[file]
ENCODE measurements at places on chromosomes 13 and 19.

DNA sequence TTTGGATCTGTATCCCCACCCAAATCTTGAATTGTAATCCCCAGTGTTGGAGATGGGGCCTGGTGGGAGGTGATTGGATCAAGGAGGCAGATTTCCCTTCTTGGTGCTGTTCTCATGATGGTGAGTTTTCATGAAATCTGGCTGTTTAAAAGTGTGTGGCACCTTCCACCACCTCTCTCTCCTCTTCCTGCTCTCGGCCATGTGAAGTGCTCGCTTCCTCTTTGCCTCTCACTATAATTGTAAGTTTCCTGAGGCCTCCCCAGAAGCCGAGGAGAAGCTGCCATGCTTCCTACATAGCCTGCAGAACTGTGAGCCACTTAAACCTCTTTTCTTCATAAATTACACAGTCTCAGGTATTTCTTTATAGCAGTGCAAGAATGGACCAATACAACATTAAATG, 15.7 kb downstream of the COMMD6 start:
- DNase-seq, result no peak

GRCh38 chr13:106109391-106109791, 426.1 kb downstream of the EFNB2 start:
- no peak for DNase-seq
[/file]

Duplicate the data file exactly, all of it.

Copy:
ENCODE measurements at places on chromosomes 13 and 19.

DNA sequence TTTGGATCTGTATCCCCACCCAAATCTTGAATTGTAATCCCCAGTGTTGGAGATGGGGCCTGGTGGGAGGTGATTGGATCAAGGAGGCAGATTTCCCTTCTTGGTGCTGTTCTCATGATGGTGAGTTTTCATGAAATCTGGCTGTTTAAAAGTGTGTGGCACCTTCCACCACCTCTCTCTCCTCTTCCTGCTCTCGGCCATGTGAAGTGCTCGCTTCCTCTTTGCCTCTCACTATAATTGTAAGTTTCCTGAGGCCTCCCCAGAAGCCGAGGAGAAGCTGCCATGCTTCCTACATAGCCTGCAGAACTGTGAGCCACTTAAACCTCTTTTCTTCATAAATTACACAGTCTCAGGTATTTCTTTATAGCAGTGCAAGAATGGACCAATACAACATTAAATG, 15.7 kb downstream of the COMMD6 start:
- DNase-seq, result no peak

GRCh38 chr13:106109391-106109791, 426.1 kb downstream of the EFNB2 start:
- no peak for DNase-seq